Since 2003, the U.S. Congress has appropriated more than $50 billion for the support of relief and reconstruction efforts in Iraq, including the restoration of the country’s oil and electricity sectors, the establishment of new security forces, and the strengthening of Iraq’s capacity to govern itself. A number of federal agencies—including SIGIR, the U.S. Army Audit Agency, the Inspectors General of the Directorates of Defense, State, and USAID, and the Government Accountability Office—have conducted oversight of and reporting on the expenditure of funds for Iraq relief and reconstruction activities.
This extensive body of work is available in studies, reports, audits, inspections, and congressional testimony covering issues that arose during the expenditure of U.S. government funds for or in Iraq. They range from the meticulous analysis of specific projects to broad overviews of entire programs and sectors. Most included recommendations for improving the management of reconstruction efforts now and in the future.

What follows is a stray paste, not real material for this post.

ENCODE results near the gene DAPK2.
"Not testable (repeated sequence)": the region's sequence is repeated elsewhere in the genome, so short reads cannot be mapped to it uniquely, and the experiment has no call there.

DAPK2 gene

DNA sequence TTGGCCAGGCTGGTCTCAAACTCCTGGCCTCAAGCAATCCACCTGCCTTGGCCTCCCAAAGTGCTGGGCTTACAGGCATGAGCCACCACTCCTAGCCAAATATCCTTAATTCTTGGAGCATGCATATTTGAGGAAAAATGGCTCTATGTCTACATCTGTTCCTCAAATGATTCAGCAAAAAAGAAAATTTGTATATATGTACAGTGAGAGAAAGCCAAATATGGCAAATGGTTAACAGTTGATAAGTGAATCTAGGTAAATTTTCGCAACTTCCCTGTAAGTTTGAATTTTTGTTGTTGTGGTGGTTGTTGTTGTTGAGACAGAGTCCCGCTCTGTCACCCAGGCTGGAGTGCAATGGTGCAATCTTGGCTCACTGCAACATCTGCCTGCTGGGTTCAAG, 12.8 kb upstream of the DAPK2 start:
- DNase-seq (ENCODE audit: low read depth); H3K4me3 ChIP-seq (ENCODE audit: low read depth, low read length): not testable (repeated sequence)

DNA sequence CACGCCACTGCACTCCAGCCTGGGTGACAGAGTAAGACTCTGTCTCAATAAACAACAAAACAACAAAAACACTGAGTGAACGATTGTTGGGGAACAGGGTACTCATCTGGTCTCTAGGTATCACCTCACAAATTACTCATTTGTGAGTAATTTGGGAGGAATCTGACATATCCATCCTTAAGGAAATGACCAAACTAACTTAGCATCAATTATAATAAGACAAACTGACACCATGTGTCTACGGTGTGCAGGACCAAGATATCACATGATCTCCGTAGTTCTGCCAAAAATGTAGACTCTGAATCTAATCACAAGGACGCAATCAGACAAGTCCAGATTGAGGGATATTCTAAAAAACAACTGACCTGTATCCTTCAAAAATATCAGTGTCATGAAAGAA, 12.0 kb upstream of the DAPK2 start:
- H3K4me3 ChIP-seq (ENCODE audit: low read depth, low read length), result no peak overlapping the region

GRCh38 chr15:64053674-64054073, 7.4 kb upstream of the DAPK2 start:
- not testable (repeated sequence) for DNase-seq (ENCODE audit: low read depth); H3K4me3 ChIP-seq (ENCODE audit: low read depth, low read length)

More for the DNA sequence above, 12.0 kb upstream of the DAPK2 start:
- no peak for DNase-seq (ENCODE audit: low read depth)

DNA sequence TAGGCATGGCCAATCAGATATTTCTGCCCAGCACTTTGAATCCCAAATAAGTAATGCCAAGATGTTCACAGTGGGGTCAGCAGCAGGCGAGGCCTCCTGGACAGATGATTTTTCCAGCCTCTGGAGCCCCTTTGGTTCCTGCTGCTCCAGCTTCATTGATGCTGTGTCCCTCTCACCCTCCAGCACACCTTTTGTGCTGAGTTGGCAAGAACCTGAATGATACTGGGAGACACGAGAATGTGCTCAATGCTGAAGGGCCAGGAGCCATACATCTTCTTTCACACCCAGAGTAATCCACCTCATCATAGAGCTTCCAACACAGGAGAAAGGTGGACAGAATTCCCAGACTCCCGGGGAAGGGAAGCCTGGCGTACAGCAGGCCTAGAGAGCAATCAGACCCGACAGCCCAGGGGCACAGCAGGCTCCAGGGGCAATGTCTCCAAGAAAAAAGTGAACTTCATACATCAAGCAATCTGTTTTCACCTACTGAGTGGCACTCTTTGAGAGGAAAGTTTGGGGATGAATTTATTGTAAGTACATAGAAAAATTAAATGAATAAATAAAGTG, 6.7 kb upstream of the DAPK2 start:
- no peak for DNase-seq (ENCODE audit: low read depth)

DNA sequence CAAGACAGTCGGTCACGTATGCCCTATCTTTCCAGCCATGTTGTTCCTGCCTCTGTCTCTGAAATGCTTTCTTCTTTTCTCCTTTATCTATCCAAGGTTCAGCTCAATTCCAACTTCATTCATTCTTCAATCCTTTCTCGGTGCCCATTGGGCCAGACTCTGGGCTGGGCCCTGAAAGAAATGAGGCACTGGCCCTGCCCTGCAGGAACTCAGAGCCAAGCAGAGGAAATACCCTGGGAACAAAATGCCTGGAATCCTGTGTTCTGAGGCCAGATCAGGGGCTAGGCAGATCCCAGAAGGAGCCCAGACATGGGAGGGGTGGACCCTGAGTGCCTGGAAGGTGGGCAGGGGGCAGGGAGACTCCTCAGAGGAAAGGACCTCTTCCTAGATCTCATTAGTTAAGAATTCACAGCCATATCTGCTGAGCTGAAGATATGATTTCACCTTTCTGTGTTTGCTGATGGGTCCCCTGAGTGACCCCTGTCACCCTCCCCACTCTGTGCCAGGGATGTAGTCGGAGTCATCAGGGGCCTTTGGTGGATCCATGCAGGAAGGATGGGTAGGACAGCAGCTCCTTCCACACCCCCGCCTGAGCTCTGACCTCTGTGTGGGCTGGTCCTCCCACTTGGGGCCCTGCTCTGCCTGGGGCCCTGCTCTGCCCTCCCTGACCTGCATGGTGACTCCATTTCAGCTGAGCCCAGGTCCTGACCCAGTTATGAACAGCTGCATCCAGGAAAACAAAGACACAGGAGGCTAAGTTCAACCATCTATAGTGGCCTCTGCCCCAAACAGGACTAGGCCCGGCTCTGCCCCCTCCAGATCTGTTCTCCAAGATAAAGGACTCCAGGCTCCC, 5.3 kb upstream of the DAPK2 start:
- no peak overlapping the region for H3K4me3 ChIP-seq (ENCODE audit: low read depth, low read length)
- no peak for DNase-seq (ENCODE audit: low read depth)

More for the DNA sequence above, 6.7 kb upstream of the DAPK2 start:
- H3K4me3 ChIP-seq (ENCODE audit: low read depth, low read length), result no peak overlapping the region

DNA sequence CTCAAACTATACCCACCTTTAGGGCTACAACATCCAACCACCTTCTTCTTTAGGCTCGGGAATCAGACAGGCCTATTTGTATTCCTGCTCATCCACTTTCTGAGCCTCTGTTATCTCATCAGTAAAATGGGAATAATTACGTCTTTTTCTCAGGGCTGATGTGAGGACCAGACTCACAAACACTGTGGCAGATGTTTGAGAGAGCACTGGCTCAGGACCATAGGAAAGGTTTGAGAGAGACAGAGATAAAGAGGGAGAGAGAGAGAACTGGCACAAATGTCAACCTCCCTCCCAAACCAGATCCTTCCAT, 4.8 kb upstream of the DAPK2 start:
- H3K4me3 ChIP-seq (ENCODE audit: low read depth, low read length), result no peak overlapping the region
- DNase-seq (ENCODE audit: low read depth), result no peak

In 2008, the Congress established the independent, bipartisan Commission on Wartime Contracting to study U.S. wartime contracting in Iraq and Afghanistan. Its mandate is to study, assess, and make recommendations concerning contracting for “the reconstruction, logistical support, and performance of security functions” in both theaters from 2003 to the time of the commission’s final report in 2010. Its objectives include assessing “the systemic problems identified with interagency wartime contracting,” identifying instances of waste, fraud, and abuse and “ensuring accountability for those responsible. View.
This paper addresses–and proposes an innovative answer to– the question of who should be accountable for planning, managing, and executing stabilization and reconstruction operations (SROs).
The U.S. government's existing approach provides no clear answer. Responsibilities for SROs are divided among several agencies, chiefly the Department of State, the Department of Defense, and the U.S. Agency for International Development. As a result, lines of responsibility or accountability are not well–defined.